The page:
Have you just started following a vegan diet and want to check if you can eat crisps before you grab a packet of ready salted?
Or maybe you’re planning on going vegan and are wondering what the deal is with crisps, are they a no-go zone or are there some exceptions to the rule?
Are most crisps vegan? Can you eat crisps on a vegan diet? And is it ok for vegans to eat meat-flavoured crisps or not?
Come to think of it, there are a fair few questions, all circulating around out there in relation to crisps and veganism, aren’t there?
We’ve taken these questions and answered some of them for you.
Hopefully, by the time you reach the end of this article, you’ll know exactly what’s what in relation to crisps and vegan living.
So let’s get stuck straight in with the first question and start nipping those vegan-related crisps in the bud.
Are most crisps vegan?
Are most crisps vegan…..well, that’s actually not as straightforward a question to answer as it first sounds.
This is because it depends on what type of crisp you’re talking about.
You see, some crisps are vegan and some aren’t. Most crisps do tick the vegan box because they’re made from potato, dehydrated potato or corn.
This base ingredient is then typically mixed with sunflower, rapeseed or palm oil and then some flavourings are usually sprinkled on top.1
Sounds simple enough, right?
But…(yes, there’s a but) it’s the flavourings, that give crisps their unique flavour, that can sway whether crisps are vegan-friendly or are not.
This is because some meat-flavoured crisps contain artificial flavours and some contain extracts of the real thing, as well as egg, milk and derivatives of these ingredients which, of course, are all animal products.
Can you eat crisps on a vegan diet?
You can eat certain crisps on a vegan diet. These are the crisps that don’t contain any meat extracts, egg, milk or other animal-related products.
However, there are some crisps that are known for being out and out vegan-friendly.
Can vegans eat meat-flavoured crisps?
So, there are lots of crisps that are meat-flavoured, but does that mean they’re actually meat-flavoured?
Well, some of them are made with synthetic and vegan-friendly flavourings that are made to taste like bacon or chicken, and some of them actually happen to contain elements of the real thing.2
What are the ingredients in crisps that vegans should stay away from?
We know we’ve sort of covered this off above, but we thought it’d be useful to list out the ingredients so that you can see them all together at a glance.
We also wanted to talk you through a few more ingredients, that can creep onto ingredients lists, that vegans need to watch out for too.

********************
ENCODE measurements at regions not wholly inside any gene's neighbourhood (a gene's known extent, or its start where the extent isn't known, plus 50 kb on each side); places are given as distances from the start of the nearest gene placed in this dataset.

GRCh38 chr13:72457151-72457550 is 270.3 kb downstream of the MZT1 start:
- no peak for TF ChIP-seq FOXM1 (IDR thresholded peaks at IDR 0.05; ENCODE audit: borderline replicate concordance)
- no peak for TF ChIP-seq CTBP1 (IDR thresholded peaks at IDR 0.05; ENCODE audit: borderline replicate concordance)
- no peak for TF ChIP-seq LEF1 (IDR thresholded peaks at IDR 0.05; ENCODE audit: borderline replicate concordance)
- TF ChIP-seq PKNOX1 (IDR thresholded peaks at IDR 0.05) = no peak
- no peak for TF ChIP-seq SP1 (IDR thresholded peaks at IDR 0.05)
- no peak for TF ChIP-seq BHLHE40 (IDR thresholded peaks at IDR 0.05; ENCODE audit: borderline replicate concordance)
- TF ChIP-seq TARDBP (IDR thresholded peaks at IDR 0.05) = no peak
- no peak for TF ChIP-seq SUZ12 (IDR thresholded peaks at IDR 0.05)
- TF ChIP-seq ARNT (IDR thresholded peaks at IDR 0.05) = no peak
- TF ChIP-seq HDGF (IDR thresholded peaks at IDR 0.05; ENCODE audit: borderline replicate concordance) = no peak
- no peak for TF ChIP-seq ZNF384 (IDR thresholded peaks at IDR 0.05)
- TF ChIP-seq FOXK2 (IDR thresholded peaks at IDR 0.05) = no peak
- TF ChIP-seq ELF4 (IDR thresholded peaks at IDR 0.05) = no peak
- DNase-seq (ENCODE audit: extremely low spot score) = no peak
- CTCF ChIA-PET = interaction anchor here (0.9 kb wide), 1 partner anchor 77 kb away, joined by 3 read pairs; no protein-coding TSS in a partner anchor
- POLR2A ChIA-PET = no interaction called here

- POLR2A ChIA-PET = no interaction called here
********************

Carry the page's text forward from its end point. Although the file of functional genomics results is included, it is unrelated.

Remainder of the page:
The ingredients in crisps that aren’t vegan-friendly
- Meat extracts – used for crisp flavours, such as roast beef, smoky bacon, ham and mustard
- Whey – which is a protein that comes from milk and, as we all know, milk and dairy products aren’t vegan
- Buttermilk and milk-based natural flavourings
- E numbers – mainly 120, 441, 542, 901, 904, 913, 966 and 1105; they come from animals3
Non-vegan crisp flavours to watch out for…
It’s not just meat-flavoured crisps that vegans have to be mindful of, cheese-based varieties can be just as much a no-go zone due to their dairy content.
But the flavour that surprises a lot of people is Walkers Worcester Sauce – which is neither vegan nor vegetarian-friendly.
Why? Because this particular range is made from anchovies (who would have thought it, hey?...)
What are the best vegan alternative crisps?
They may be a mega-popular snack - £957.7million was spent on crisps in the UK alone in 2018, but the thing about crisps is that they aren’t the healthiest thing to be munching away on.4
Yes, they provide us with energy, but they’re also packed full of fat, saturated fat, sugar and salt, which means they don’t contribute towards having a healthy and balanced diet.5
Fortunately, the crisp market has diversified over the years, and different, healthier variations are now available for people to buy too.
Choosing wholegrain varieties, smaller packets, light/reduced-fat and baked options means people can still enjoy crisps with more plus sides and fewer downsides.
Alternatively, you could just make your own!
How to make your own vegan-friendly crisps
Homemade vegetable crisps recipe6
- 500g parsnips
- 330g carrots
- 400g beetroot
- 1tsp sea salt
- ½ tsp fennel seeds
- 2 dried red chillies
Preheat the oven to 150ºC/Gas Mark 2 to 3.
Scrub the parsnip, carrots and beets.
Using a mandolin or the thick slicer on a grater, slice each of the vegetables at an angle into long pieces. (Note: they really shrink in the oven).
Place the vegetable slices in a single layer on baking trays – lay them out separately.
Place the carrots and beetroots in the oven for about 2 hours; after 30 minutes add the parsnips.
Remove when dry, crisp and cooked.
Crush the salt, fennel seeds and chilli in a mortar (or a coffee grinder) and sprinkle over your crisps. Serve hot or cold.
So there you have it, the lowdown on vegan crisps.
You can either buy ‘every day’ crisps, making sure to check the ingredients list; buy crisps that have been specifically designed to be vegan-friendly, or have a go at making your own!
Whichever route you choose, we hope we’ve answered all of your vegan crisp queries and that you’re feeling much clearer about the topic.
Fancy making your own vegan desserts as well as your own vegan crisps? Check out the recipes in this article, ‘Delicious vegan dessert recipes.’
The advice in this article is for information only and should not replace medical care. Please check with your GP or healthcare professional before trying any supplements, treatments or remedies. Food supplements must not be used as a substitute for a varied and balanced diet and a healthy lifestyle.
Last updated: 6 December 2021